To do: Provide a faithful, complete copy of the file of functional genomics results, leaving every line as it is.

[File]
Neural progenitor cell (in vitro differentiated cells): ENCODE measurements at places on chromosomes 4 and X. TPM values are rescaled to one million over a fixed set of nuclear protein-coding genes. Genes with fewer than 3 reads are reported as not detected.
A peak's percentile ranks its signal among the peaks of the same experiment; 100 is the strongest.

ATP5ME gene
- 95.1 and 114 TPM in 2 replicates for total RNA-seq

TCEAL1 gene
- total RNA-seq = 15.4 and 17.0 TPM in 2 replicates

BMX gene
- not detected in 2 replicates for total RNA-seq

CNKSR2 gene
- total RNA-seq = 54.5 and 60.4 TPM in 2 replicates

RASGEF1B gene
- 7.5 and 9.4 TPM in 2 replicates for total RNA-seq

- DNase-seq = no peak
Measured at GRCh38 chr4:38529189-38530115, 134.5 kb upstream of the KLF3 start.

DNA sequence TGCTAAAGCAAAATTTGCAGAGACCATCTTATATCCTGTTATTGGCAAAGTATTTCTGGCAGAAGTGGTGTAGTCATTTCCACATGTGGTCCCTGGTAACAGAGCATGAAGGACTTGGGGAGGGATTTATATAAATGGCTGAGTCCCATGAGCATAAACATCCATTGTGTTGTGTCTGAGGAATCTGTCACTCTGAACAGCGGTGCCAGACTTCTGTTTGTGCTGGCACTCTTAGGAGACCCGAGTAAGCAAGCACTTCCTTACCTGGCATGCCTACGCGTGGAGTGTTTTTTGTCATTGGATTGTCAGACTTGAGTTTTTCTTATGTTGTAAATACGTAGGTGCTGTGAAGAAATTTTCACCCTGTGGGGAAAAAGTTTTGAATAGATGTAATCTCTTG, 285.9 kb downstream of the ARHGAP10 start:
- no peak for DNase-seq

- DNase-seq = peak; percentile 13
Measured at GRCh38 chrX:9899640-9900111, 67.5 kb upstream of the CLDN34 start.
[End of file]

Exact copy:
Neural progenitor cell (in vitro differentiated cells): ENCODE measurements at places on chromosomes 4 and X. TPM values are rescaled to one million over a fixed set of nuclear protein-coding genes. Genes with fewer than 3 reads are reported as not detected.
A peak's percentile ranks its signal among the peaks of the same experiment; 100 is the strongest.

ATP5ME gene
- 95.1 and 114 TPM in 2 replicates for total RNA-seq

TCEAL1 gene
- total RNA-seq = 15.4 and 17.0 TPM in 2 replicates

BMX gene
- not detected in 2 replicates for total RNA-seq

CNKSR2 gene
- total RNA-seq = 54.5 and 60.4 TPM in 2 replicates

RASGEF1B gene
- 7.5 and 9.4 TPM in 2 replicates for total RNA-seq

- DNase-seq = no peak
Measured at GRCh38 chr4:38529189-38530115, 134.5 kb upstream of the KLF3 start.

DNA sequence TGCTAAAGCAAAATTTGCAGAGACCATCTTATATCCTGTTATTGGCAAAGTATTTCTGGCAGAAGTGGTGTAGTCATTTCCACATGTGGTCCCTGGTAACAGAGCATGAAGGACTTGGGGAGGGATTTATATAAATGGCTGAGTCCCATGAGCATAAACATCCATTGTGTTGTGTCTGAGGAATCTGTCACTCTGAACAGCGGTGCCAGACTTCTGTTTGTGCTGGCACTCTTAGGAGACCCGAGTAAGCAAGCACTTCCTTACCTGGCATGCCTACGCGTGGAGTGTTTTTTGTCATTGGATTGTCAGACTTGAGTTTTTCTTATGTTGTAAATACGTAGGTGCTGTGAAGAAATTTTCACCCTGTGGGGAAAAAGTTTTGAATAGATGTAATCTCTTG, 285.9 kb downstream of the ARHGAP10 start:
- no peak for DNase-seq

- DNase-seq = peak; percentile 13
Measured at GRCh38 chrX:9899640-9900111, 67.5 kb upstream of the CLDN34 start.